We know some R/V's are set up like this, however, one must realize the sewer line is being directly connected to the sewer line! Yes some hose bibs have hose bib vacuum breakers -- this is not recognized in this instance as backflow protection.
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Old 05-01-2015, 01:11 PM   #22
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Yes some hose bibs have hose bib vacuum breakers -- this is not recognized in this instance as backflow protection.
You are correct; a vacuum breaker is not backflow prevention; it allows water to flow in either direction and only prevents a siphon. A check valve is backflow prevention; water can only flow through in one direction. My Interstate's black tank flush has a check valve; as reported by a fellow owner here on the Forums who discovered that HIS Interstate's check valve was installed backwards!
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Old 05-01-2015, 01:19 PM   #23
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My prev. I stated my AS was 1976 yrs. old what I meant is I pur. in 1976 so 39 yrs. old. But nit pickers will find fault w/every thing.
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Old 05-01-2015, 01:25 PM   #24
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Also, I never put dishwasher packs or dish/hand soap from the sink transferred to the black tank because some soaps can kill bacteria and enzymes that are supposed to be in your black tank and are good for the system to break down the waste. You could do this if you are sure that the soap you are using is free of all chemicals that can be harmful to your black tank.
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Old 05-01-2015, 01:31 PM   #25
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Originally Posted by Protagonist View Post
Not bogus. Once it enters a septic system or a municipal sewer, it's all black water. Whether it's from your home or from your trailer at a dump station. The comparison is spurious.

In a septic system the discharge is underground— where Mother Nature can filter out the pathogens before the water reenters the ecosystem. And it's one reason why water from a septic system containing human waste is not supposed to be used to irrigate garden plants grown for human consumption; Mother Nature's filters aren't perfect. In a municipal sewer system, it's all treated to kill pathogens before being released above-ground where it can reenter the ecosystem.

The only time the gray-water vs. black-water issue makes any difference at all is if you camp someplace where you're allowed to discharge gray-water onto the ground. If you always camp with full hookups, or always dump your gray-water into a dump station along with your black-water, then you're right; it doesn't matter if you cross-contaminate your gray tank.

Above-ground discharge of water containing any human waste is a health hazard. Insects that breed in water— such as mosquitoes— can be infected with stuff that's in the water, that they can transmit to you from someone else's waste. Or to others from your waste. We all carry pathogens that we've developed immunity toward, but not everyone has exactly the same immunities to the same pathogens. So if you EVER discharge gray-water onto the ground, PLEASE don't use any of the techniques listed in this thread to use gray-water to flush your black tank. If you NEVER discharge gray-water onto the ground, then go right ahead and use gray water to flush your black tank because you'l do no harm; the campground's sewer or septic system will take care of the problem for you.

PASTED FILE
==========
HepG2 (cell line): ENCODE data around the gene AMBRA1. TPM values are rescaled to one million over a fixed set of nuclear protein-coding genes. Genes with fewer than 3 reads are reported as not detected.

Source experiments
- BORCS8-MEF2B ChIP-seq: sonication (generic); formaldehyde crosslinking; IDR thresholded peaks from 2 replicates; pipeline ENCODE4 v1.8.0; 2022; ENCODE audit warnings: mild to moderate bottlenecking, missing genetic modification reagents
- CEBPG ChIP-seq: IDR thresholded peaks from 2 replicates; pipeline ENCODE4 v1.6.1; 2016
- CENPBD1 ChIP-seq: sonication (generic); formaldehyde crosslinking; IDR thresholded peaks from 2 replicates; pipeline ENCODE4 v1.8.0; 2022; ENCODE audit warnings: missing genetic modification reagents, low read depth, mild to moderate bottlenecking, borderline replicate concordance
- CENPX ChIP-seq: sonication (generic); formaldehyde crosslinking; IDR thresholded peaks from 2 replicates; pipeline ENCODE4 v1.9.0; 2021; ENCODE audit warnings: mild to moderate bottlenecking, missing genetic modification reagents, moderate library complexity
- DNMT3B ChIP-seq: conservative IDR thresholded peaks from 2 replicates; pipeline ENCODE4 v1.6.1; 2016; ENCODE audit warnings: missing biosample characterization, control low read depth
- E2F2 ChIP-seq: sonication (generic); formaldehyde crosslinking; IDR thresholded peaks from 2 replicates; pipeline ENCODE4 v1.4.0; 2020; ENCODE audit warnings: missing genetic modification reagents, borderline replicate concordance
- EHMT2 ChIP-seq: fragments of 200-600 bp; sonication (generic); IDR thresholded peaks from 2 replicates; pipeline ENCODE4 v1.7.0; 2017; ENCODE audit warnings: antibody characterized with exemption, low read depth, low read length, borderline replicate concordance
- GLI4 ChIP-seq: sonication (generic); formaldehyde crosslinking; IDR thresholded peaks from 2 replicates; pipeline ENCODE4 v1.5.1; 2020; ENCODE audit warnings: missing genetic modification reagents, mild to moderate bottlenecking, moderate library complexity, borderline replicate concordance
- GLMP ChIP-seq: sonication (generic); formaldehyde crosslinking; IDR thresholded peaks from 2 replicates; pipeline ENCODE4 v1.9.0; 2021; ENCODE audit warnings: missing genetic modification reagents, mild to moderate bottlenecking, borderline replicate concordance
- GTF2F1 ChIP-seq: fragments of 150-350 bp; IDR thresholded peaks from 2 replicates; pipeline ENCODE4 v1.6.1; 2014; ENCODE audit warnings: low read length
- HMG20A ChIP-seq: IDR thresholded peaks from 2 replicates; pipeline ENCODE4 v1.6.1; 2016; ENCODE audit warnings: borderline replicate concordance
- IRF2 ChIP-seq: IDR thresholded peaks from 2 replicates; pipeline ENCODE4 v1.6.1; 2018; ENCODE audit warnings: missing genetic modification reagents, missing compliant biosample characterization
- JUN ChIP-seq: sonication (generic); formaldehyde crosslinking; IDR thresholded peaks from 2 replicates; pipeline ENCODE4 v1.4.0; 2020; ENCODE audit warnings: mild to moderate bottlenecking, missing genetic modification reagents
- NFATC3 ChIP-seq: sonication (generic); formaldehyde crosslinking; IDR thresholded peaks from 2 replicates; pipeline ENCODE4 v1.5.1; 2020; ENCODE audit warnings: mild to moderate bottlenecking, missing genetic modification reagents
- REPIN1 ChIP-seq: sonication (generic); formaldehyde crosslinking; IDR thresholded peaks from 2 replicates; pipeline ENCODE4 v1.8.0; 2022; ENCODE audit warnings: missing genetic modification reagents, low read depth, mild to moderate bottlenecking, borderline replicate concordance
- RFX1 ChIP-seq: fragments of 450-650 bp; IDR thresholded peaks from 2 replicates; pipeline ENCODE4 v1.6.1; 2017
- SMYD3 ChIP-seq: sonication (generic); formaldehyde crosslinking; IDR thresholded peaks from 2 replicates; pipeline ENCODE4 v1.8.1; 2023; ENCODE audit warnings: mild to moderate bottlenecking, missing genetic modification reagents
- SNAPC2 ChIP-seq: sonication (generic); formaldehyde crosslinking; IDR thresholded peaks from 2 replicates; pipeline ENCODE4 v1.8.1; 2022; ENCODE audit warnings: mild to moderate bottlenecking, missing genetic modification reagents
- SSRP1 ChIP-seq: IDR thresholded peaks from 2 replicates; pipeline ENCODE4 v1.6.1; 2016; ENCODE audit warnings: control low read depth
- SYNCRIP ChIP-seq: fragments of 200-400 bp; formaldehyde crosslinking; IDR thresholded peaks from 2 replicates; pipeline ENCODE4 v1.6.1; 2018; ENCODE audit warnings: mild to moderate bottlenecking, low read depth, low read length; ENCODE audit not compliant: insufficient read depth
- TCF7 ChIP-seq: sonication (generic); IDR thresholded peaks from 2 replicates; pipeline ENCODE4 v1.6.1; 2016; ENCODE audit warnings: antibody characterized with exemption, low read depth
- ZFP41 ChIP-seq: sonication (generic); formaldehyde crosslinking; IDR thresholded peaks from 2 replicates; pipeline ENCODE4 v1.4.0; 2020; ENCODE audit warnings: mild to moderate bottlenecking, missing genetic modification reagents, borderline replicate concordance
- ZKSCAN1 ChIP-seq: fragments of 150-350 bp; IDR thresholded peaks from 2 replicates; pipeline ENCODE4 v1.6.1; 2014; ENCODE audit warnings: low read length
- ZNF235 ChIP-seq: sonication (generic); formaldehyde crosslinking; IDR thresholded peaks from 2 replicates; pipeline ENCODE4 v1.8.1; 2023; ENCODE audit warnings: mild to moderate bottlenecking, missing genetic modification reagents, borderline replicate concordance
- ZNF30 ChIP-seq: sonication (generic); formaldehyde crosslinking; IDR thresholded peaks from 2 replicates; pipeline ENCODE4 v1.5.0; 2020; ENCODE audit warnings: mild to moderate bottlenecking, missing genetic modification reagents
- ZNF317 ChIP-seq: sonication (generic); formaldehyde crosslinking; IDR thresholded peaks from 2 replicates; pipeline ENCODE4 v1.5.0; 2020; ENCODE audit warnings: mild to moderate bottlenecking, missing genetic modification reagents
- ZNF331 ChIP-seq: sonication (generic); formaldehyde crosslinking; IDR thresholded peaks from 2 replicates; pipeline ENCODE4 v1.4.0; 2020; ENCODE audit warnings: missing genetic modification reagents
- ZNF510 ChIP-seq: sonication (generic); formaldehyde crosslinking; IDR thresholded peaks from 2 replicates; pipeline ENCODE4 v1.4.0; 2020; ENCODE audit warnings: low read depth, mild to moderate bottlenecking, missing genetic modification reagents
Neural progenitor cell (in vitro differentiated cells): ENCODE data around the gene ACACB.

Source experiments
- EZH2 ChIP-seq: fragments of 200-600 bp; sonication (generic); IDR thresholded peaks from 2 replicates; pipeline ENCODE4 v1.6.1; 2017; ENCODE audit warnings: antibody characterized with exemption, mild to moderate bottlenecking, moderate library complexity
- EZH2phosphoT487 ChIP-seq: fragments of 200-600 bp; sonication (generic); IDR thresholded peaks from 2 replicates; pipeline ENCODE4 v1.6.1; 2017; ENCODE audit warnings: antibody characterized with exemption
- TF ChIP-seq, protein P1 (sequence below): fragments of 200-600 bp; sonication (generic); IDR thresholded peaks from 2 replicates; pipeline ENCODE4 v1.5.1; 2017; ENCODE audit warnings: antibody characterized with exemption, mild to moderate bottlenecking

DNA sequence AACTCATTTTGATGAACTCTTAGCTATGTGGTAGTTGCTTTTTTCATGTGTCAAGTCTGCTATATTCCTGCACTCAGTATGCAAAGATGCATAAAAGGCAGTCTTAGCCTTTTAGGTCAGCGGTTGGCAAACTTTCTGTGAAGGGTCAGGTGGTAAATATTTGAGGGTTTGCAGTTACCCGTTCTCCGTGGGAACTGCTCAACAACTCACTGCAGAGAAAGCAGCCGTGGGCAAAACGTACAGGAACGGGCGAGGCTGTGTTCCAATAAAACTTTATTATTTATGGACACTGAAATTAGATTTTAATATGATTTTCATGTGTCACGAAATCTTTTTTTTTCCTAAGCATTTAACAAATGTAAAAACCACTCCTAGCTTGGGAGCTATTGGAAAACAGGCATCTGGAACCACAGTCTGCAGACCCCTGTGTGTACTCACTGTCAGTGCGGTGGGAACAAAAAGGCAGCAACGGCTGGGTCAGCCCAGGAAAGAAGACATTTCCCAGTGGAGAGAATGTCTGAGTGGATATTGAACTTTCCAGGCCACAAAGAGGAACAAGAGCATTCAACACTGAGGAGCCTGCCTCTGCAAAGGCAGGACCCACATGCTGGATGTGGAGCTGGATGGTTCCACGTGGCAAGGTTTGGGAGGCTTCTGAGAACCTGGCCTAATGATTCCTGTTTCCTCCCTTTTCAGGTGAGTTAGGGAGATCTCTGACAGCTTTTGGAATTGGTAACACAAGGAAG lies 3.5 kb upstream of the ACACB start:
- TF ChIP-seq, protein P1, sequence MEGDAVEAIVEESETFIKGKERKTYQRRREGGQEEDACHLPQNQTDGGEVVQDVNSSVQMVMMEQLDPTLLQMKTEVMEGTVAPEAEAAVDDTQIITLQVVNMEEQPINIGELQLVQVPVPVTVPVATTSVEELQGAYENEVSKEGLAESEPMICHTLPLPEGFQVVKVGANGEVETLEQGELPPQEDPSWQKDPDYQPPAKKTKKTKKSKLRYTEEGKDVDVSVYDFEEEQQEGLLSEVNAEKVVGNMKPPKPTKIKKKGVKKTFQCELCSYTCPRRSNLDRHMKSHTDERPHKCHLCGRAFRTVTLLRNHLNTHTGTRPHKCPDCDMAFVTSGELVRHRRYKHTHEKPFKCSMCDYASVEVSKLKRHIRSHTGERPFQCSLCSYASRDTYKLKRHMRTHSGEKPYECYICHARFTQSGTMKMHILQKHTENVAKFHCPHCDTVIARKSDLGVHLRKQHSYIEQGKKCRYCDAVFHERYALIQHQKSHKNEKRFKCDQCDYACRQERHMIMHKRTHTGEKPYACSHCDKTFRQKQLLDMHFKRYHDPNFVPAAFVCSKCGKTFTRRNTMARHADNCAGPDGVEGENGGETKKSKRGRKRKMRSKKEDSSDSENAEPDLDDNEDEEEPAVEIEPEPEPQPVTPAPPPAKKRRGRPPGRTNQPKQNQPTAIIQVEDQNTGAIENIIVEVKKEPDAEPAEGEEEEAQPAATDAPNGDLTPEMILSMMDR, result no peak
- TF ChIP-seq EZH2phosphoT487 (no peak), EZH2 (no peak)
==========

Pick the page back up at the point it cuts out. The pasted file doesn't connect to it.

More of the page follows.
Give me a break! I know all the issues at hand and how systems and biology works. Human waste is no better nor any worse than animal waste.

When I am in the BWCA, I do my thing on the ground (or very shallow pits, where appropriate)....and so do the animals. Your thoughts are true where there is a high concentration of people. The inside of my AS tanks have little bearing on your argument....even if I were to RARELY dump cross pollinated gray water on the ground in a boondocking or remote location. Yup, a few of my bacteria are right there with the deer poop and their bacteria.

And....again....we ALL cross contaminate whenever the blade valve is opened or closed in either tank.
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Old 05-01-2015, 01:36 PM   #26
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...
Here is what I have done for 30 years of Airstream RV use:

Hook up the sewer hose, pull the black water dump handle, let it empty.
Go inside and fill the toilet to the brim and then flush it.
Go back outside and close the black water dump valve.
Pull the gray water dump valve and let it drain.
Rinse out the sewer hose and replace.
Wash hands. No, I don't use gloves, booties, haz mat suits etc.

Drive away. Total time is about 5 to 6 minutes.
I LOVE this. After I went through my first two haz mat suits I decided to throw caution to the wind. Still here, alive and well. Nice to know I am not alone.

I do rinse my tank out whenever I have a chance but not everytime I go out camping. I have been behind folks at the dump stations that spend lots of time dragging hoses around, going in and out of their campers making sure every last drop has been evacuated. Not all that necessary in my opinion.
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Old 05-01-2015, 01:39 PM   #27
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I LOVE this. After I went through my first two haz mat suits I decided to throw caution to the wind. Still here, alive and well. Nice to know I am not alone.

I do rinse my tank out whenever I have a chance but not everytime I go out camping. I have been behind folks at the dump stations that spend lots of time dragging hoses around, going in and out of their campers making sure every last drop has been evacuated. Not all that necessary in my opinion.
I don't flush every time either. Only on the last dump before going home. The rest of the time.....dump and go.
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Old 05-01-2015, 01:40 PM   #28
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Also, I never put dishwasher packs or dish/hand soap from the sink transferred to the black tank because some soaps can kill bacteria and enzymes that are supposed to be in your black tank and are good for the system to break down the waste. You could do this if you are sure that the soap you are using is free of all chemicals that can be harmful to your black tank.
Uh....this is a black tank not a septic tank. If you are on a septic system at home it is very important to maintain a balance in your SEPTIC system so that proper digestion can occur. In your trailer all that is needed is to take care of odors. Some use chemicals others use other methods. Breaking down waste is not a function of your black tank. Some soap getting into your black tank is not a problem.